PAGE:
In its relatively short history, Internet marketing has introduced many pricing models in the way that websites and companies advertise online. What started as cost per mille (CPM) has evolved to cost per action (CPA), including cost per lead (CPL) and cost per call.
When reviewing the mix of online spend by pricing model it is clear that budgets are shifting to a performance based marketing approach. In fact, several leading search engines have rolled out a pay for performance model. Obviously, the change by larger players is applying pressure for smaller, independent online firms to follow suit to stay competitive.
Why the change? Advertisers are becoming dissatisfied with their current returns on investment (ROI), and they're looking for a way to reduce the amount of risk associated with their marketing campaigns. With CPM and pay per click (PPC) advertising, advertisers never quite know what they're going to get for their investment. It's just like buying a television or radio commercial or a billboard; the company's name is getting out there, but the marketers behind these advertisements are not sure what the return will be.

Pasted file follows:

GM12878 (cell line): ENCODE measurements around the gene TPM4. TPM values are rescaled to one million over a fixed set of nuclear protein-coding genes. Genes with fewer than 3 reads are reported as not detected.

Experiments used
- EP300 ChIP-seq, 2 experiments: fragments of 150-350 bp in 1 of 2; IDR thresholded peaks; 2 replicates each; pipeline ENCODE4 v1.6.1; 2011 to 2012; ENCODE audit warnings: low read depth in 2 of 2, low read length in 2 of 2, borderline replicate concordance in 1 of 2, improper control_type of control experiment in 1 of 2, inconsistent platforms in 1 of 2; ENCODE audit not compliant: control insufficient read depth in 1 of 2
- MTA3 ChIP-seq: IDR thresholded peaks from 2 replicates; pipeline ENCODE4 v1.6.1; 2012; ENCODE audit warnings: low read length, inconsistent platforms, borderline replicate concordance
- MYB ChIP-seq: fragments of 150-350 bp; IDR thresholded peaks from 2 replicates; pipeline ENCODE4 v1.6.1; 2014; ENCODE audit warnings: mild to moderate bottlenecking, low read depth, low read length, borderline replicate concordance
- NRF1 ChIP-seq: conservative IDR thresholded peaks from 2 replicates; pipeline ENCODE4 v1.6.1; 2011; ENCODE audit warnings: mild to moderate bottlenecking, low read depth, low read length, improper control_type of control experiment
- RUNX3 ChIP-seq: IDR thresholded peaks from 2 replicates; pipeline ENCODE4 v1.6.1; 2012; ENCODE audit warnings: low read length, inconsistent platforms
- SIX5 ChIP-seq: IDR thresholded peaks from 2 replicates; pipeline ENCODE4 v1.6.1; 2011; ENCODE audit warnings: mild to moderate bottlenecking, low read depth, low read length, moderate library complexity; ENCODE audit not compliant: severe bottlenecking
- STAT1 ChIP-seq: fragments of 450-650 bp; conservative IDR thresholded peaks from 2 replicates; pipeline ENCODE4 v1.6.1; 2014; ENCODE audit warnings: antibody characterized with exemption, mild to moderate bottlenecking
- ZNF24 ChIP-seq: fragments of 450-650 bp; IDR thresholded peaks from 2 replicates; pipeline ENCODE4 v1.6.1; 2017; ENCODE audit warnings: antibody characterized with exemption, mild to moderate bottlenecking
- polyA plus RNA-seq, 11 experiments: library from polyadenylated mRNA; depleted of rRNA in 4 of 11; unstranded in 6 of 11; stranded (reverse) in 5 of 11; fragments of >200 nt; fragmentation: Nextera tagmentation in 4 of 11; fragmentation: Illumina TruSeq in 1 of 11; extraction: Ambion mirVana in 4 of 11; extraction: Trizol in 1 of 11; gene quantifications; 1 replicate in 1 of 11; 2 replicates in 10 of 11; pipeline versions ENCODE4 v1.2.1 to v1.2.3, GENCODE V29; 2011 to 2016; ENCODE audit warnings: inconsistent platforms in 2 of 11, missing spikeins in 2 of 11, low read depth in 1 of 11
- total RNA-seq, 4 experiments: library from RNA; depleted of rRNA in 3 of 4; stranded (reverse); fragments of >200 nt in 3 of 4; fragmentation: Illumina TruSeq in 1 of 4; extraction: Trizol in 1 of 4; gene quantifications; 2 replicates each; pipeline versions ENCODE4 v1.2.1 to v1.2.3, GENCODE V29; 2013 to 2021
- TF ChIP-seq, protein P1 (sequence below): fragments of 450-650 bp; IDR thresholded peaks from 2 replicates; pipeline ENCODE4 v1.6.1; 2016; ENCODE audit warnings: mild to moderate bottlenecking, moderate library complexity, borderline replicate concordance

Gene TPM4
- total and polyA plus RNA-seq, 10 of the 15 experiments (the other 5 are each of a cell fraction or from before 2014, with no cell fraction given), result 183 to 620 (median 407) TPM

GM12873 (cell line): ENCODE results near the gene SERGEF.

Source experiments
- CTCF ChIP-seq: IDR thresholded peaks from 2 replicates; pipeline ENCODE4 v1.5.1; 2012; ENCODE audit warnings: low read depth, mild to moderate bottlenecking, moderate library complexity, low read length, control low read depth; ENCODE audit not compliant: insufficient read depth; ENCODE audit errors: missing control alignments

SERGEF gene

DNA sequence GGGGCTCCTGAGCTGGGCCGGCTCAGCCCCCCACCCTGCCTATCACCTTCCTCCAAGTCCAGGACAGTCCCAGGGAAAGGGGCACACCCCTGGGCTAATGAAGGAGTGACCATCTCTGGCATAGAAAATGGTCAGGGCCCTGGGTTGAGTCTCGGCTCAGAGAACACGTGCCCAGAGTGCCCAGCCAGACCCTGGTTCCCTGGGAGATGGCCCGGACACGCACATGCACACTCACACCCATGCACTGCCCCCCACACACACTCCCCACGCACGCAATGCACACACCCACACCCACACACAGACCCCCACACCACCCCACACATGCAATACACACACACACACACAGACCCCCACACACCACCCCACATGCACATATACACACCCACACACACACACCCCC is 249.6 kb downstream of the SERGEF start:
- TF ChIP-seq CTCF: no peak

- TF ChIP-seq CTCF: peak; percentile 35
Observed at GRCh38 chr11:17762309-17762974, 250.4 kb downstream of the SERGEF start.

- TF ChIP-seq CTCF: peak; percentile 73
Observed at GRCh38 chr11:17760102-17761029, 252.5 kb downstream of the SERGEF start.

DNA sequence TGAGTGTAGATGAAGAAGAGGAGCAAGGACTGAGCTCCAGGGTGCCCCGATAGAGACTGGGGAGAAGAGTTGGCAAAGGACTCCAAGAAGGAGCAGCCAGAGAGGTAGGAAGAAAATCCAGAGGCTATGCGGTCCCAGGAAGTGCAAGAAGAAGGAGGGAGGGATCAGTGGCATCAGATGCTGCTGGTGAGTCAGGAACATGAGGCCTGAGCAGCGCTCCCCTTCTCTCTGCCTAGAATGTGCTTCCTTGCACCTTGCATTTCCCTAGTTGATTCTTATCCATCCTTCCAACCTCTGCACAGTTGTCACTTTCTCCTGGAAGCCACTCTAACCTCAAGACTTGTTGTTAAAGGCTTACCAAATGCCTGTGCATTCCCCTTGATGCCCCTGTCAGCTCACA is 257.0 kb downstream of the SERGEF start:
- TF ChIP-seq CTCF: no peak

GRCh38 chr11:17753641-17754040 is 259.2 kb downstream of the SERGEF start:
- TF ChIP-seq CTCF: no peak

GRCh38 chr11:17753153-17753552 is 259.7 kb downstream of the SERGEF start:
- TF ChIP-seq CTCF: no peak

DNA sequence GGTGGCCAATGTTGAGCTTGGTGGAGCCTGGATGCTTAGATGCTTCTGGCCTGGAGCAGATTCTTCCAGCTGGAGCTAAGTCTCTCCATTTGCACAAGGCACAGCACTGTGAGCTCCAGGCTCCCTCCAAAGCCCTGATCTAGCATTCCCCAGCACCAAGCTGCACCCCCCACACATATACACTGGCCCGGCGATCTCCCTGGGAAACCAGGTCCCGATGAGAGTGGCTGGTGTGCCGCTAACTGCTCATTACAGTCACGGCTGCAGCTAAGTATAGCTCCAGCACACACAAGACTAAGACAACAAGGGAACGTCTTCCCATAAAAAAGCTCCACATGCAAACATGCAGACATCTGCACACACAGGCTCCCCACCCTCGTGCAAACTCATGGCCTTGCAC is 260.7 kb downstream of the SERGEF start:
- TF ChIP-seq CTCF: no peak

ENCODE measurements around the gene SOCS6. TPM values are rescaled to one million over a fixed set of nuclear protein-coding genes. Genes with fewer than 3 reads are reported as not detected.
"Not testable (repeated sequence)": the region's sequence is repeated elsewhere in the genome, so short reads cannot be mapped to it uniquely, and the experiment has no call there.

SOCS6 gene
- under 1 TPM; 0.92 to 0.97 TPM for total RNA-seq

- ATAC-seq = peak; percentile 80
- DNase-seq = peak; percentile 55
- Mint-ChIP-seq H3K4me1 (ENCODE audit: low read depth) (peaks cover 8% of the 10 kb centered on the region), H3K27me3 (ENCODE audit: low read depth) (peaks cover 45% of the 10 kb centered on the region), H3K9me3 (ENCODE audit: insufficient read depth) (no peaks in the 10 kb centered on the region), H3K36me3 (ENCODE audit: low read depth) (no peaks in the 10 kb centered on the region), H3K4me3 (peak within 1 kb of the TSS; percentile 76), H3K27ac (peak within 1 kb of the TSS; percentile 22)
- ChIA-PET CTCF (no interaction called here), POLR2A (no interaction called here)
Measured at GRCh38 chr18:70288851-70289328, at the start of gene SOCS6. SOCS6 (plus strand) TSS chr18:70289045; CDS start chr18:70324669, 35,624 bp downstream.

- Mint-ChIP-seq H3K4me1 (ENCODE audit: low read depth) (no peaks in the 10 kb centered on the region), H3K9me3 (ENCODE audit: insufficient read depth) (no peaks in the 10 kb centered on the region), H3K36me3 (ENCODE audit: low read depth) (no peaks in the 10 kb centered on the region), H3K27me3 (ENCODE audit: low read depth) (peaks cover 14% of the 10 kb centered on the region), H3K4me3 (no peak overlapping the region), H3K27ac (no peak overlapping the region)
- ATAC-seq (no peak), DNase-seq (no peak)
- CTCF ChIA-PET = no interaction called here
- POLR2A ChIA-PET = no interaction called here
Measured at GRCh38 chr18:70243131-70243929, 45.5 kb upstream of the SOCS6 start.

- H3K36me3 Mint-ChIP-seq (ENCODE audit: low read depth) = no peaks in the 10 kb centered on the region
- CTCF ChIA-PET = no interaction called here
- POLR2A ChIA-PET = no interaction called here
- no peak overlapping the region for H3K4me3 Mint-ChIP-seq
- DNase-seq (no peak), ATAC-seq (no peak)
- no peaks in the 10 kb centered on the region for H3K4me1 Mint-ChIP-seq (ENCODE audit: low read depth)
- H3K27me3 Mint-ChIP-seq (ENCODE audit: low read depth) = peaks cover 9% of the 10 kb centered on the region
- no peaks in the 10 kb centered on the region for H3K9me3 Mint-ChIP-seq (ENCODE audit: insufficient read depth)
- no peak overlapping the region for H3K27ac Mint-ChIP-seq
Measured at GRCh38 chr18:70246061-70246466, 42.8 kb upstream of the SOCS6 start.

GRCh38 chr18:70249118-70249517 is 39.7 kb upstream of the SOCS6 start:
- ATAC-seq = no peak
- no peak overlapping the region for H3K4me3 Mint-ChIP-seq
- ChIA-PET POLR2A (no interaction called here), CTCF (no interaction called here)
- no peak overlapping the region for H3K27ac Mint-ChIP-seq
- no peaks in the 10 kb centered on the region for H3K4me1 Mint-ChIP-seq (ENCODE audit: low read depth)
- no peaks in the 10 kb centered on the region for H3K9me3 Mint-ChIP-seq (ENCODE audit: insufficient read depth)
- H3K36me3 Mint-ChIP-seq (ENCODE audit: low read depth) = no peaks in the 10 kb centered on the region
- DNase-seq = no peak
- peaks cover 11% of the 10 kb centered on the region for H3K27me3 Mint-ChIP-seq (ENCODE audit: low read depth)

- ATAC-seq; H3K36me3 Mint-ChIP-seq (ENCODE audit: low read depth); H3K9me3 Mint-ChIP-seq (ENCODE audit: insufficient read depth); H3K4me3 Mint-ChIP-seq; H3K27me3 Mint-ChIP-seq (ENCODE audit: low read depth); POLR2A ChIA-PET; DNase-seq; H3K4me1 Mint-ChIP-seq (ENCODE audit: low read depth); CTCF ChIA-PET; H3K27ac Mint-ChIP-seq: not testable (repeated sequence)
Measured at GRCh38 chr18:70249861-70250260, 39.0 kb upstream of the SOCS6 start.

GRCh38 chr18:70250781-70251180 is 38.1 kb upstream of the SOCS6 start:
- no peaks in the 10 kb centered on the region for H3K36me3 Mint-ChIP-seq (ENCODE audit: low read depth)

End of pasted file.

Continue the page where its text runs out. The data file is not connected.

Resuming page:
That's where performance marketing comes in. Now, instead of companies using their own in-house marketing teams, there is a trend toward sending this task out to marketing specialists that are experts at knowing what type of advertisements will convert into sales or leads. Advertisers are willing to go this route because not only will they have a dedicated team of marketers placing their ads and links in strategic locations, but they will also only be paying these marketers if their ads convert.
One of the leading search engines explains pay per action (PPA) as being a three step process. The first step is generating ads and defining actions, the second is securing publishers to display these ads, and the third is paying for the completed actions prompted by these ads. It's a simple and effective strategy, and it's being adopted by countless advertisers who are looking for high ROI and low risk advertising.